8 Now there were in the same country shepherds living out in the fields, keeping watch over their flock by night. 9 And behold, an angel of the Lord stood before them, and the glory of the Lord shone around them, and they were greatly afraid. 10 Then the angel said to them, “Do not be afraid, for behold, I bring you good tidings of great joy which will be to all people. 11 For there is born to you this day in the city of David a Savior, who is Christ the Lord. 12 And this will be the sign to you: You will find a Babe wrapped in swaddling cloths, lying in a manger.”
(Luke 2:8-12, New King James Version)
It seems that Senator Ben Nelson (D-NE) has caved in the face of Harry Reid’s bribes. As I stated earlier, this could cause real problems for Nelson if he chooses to run again (he will be 71 in 2012, he may decide to retire).
However, it does look for the moment like Harry Reid has his 58 Democrats and 2 Independents ready to vote for cloture on his bill.
But, as a famous baseball sage said once, “It ain’t over till it’s over.”
Here’s a quick blueprint for what’s coming:
- First, Reid has to get all his Senators in DC to cast their vote. This is an issue because Joe Lieberman left DC on Friday to celebrate Hanukkah with his wife, and now there’s a huge blizzard hitting DC and surrounding areas. Depending on how the storm and subsequent cleanup goes, it’s possible Lieberman may not be in the Senate chambers when the first cloture vote is scheduled, at around 1am Monday 21 December. If he’s not, Reid doesn’t have 60 votes, because the rules for cloture require 3/5 of all senators “duly chosen and sworn,” not just those “present and voting.”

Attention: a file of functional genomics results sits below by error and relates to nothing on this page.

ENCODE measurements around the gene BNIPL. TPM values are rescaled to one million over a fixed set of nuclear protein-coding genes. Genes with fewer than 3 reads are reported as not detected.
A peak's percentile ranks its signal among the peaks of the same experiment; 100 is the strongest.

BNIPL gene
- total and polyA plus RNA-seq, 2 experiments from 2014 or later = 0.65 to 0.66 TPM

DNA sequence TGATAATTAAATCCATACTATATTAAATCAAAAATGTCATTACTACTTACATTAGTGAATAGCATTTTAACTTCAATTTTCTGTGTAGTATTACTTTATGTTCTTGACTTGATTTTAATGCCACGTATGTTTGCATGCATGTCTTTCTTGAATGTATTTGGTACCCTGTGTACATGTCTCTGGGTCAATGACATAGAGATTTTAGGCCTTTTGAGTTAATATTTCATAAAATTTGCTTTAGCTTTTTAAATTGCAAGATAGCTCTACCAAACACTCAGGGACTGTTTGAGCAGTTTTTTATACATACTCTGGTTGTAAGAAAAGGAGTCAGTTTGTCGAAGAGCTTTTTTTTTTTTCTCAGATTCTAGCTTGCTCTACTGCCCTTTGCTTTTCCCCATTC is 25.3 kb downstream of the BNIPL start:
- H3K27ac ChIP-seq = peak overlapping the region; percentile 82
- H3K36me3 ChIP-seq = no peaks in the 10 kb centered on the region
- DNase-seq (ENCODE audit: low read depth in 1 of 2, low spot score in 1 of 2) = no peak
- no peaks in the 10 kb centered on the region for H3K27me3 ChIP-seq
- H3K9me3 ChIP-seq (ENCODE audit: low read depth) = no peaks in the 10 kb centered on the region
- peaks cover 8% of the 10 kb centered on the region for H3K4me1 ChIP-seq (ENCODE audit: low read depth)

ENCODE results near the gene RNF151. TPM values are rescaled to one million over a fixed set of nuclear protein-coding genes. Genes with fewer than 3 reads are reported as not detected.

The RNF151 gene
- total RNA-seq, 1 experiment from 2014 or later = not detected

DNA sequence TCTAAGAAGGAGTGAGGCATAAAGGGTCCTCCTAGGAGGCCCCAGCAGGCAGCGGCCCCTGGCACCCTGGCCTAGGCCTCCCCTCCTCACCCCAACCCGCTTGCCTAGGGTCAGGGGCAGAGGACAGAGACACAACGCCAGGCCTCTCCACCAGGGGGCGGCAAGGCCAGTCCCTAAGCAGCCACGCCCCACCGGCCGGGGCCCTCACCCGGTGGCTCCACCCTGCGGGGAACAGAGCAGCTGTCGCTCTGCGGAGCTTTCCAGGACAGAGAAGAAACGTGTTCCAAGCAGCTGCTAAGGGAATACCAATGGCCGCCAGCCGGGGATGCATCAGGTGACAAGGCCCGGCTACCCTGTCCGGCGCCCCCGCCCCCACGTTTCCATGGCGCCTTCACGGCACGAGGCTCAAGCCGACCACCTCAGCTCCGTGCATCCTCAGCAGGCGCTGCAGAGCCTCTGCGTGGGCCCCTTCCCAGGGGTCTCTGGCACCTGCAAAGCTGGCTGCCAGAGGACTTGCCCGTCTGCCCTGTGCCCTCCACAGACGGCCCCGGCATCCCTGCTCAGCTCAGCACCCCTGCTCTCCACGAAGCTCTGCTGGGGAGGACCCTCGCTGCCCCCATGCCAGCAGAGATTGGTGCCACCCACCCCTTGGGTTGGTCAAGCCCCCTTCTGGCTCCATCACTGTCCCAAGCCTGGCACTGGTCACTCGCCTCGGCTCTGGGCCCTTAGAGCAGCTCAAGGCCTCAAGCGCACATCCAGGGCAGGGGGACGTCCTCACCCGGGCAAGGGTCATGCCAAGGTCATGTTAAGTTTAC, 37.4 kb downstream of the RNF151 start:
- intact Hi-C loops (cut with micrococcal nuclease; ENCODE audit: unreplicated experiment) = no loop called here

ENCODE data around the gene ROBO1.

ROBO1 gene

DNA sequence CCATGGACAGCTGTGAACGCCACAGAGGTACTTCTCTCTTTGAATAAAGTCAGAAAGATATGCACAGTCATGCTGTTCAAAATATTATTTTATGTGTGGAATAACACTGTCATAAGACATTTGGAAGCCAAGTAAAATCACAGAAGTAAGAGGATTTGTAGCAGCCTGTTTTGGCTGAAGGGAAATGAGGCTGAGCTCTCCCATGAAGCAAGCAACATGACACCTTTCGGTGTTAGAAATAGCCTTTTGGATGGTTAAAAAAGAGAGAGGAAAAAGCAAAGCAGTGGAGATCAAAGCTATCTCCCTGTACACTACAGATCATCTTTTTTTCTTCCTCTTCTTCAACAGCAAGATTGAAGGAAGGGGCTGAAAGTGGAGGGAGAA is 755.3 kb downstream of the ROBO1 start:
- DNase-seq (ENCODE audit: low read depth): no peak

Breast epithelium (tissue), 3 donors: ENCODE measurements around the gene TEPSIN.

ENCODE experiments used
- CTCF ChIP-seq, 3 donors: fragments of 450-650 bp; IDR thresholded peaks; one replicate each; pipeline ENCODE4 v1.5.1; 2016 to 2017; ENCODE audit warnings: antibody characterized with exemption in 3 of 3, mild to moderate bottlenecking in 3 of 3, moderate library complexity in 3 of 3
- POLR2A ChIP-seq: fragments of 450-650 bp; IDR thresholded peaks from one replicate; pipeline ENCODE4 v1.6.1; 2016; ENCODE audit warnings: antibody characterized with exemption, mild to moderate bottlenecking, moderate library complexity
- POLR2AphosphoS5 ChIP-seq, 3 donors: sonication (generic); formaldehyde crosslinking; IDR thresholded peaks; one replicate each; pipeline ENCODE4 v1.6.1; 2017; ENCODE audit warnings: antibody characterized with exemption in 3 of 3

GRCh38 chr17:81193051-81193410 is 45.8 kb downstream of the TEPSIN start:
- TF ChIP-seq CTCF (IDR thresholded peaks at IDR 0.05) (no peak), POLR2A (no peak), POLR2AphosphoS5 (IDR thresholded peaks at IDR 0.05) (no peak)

- Assuming Lieberman makes it back in time (and as desperate as Reid is, he might even send out the Army to bring Lieberman back) and Reid gets his 60 votes on each of the three (yes, three) cloture votes on this bill before Christmas, it then goes to the House.
- At that point, Nancy Pelosi has two choices. She can either bring up the Senate bill in the House and try to get it passed (technically, it’s a “motion to concur” with the Senate bill). This is not the slam-dunk it might appear at first glance, because the Senate bill allegedly–there seems to be some disagreement on this–doesn’t have a public option, trigger, or opt-out provision, something the lefties in the House are demanding, and demanding loudly. If they stick with the bill, the lack of strong wording barring Federal funds from being used for abortion may cause pro-life Representatives of both parties to refuse to vote for it. Losing either camp is likely to doom the bill in the House.
- Pelosi’s second option is to send the bill to a “conference committee” made up of members of both houses. Obviously, since Pelosi and Reid will be making the selections, they’ll almost certainly be True Believers in government control of healthcare. However, there are significant problems here too. After the conference committee refashions the bill, both houses have to pass it again. That means running the same gauntlet that’s already been run with the pro-public-option and pro-life groups in the House, and the anti-public-option forces in the Senate, among others that may object to other portions of the conference bill. Conference bills in the Senate are subject to cloture and therefore can be filibustered, meaning that Reid needs his 60 votes again.
Either option means that debate on this bill could go well into 2010, meaning that the public will keep getting reminders that the Democrats are determined to push this highly unpopular–some might even say toxic–bill down our throats.